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This article provides a very brief orientation to the origins and significance of brit milah, introducing topics that are explored in more detail in this section: biblical roots and rabbinic interpretations, history and anthropology of circumcision and brit milah, and reasons for and the meaning of the practice. The author’s reference in the second paragraph to “all the religious ceremonies after birth” likely includes other elements of a brit milah ceremony (for example, the naming of the child), the ceremony of pidyon ha-ben (the redemption of the first born), and many other optional customs of welcome and celebration. (Elsewhere in her book, Klein also covers the newer but important welcoming and covenant ceremonies for Jewish girls.) The distinction she draws between Jews who live according to Jewish law and “secular Jews” may be a bit exaggerated. For many nontraditional Jews, brit milah is with few reservations a very powerful and meaningful experience. Conversely, traditional Jews may have complex emotions in connection with this ancient practice.

Reprinted with permission from A Time To Be Born: Customs and Folklore of Jewish Birth (Jewish Publication Society, 1998).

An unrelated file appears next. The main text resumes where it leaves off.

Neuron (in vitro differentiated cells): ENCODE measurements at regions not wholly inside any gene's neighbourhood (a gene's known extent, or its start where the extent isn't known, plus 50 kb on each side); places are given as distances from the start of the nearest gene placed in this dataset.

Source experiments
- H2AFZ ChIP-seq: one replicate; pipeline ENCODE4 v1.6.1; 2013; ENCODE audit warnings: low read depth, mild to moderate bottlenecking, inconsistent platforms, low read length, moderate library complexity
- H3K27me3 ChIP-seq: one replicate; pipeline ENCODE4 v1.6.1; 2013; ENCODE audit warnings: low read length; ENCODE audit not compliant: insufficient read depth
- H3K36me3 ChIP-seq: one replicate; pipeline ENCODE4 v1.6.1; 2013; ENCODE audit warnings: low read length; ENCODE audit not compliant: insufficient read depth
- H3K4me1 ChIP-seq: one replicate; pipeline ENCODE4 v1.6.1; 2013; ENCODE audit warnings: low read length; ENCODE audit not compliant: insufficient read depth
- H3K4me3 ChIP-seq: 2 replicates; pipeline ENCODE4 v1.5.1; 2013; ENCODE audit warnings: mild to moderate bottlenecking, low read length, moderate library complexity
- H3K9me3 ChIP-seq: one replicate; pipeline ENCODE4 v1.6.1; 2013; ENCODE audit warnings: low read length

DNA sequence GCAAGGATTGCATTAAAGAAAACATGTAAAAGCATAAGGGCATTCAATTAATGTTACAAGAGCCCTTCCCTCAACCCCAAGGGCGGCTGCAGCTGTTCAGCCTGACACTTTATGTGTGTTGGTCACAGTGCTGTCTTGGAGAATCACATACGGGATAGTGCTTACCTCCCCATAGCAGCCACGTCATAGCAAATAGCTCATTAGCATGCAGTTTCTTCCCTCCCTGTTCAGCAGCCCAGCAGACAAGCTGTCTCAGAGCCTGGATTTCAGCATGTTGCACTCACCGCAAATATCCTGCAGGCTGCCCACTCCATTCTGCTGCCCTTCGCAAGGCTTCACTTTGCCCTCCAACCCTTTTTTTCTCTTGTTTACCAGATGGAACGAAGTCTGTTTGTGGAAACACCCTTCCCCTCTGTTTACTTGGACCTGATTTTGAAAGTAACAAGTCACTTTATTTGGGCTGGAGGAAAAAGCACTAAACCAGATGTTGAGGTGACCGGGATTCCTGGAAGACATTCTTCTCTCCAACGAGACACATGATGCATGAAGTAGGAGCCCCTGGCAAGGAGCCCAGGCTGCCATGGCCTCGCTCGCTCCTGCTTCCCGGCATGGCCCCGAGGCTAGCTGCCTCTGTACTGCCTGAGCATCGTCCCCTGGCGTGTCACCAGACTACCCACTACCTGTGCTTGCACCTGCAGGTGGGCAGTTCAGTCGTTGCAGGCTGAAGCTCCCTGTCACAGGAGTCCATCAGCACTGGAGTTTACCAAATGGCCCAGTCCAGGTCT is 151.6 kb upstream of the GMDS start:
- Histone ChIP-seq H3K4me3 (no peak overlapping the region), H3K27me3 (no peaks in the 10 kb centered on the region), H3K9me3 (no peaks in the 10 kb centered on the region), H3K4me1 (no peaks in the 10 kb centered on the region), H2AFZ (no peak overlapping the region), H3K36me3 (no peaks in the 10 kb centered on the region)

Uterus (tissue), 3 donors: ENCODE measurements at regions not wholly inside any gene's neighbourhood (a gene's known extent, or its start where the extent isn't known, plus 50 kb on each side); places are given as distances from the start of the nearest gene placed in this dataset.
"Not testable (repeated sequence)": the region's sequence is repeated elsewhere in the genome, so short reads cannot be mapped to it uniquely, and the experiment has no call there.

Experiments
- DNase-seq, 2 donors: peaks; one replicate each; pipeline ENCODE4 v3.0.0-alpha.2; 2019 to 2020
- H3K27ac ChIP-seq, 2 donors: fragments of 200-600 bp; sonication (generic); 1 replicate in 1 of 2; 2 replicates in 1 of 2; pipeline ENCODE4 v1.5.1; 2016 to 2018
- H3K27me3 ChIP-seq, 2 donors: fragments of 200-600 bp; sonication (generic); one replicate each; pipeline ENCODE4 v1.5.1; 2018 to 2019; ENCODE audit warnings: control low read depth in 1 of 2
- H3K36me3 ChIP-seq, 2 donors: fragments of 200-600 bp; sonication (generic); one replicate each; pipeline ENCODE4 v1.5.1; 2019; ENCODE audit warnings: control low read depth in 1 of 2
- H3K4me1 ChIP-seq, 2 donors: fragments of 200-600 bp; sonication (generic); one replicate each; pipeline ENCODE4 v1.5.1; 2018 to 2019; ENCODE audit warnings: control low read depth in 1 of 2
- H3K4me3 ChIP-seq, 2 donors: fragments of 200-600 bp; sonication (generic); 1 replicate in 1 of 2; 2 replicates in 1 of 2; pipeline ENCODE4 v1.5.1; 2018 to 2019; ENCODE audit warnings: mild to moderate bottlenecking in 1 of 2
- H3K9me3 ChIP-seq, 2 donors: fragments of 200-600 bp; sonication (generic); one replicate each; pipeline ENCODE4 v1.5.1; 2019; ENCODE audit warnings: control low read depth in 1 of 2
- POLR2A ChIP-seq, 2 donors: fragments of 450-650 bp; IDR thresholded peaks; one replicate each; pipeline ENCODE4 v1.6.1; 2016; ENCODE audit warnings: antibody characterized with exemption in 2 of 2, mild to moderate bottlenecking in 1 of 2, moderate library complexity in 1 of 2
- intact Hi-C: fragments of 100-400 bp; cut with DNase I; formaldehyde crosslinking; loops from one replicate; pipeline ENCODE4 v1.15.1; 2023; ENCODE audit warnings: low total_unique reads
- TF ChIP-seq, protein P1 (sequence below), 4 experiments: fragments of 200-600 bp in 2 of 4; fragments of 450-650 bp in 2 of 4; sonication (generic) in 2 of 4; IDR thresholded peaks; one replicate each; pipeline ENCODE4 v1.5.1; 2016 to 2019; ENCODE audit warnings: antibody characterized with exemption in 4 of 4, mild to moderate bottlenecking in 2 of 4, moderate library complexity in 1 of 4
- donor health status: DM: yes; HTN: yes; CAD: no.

bris for boysSuch shall be the covenant between Me and you and your offspring to follow which you shall keep. Every male among you shall be cir­cumcised … and that shall be the sign of the covenant between Me and you. And throughout the generations, every male among you shall be circumcised at the age of eight days…. And if any male who is uncircumcised fails to circumcise the flesh of his foreskin, that person shall be cut off from his kin; he has broken My covenant (Genesis 17:10-14). 

The circumcision is the most important of all the religious ceremonies after birth. Jews circumcise their baby boys on the eighth day after delivery if the infant is in good health. Jews have imbued the rite of circumcision with great spiri­tual significance because it maintains the covenant between God and Abraham, between God and the Jewish people. The Bible warns that one who does not fulfill this duty is “cut off” by God from the community; he receives the ultimate divine punishment, because God cuts off his soul from its spiritual source. Throughout the ages, rabbis have offered at least twenty different reasons for the importance of cir­cumcision, revealing contemporary beliefs and tensions surrounding the ritual.

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A History of Brit Milah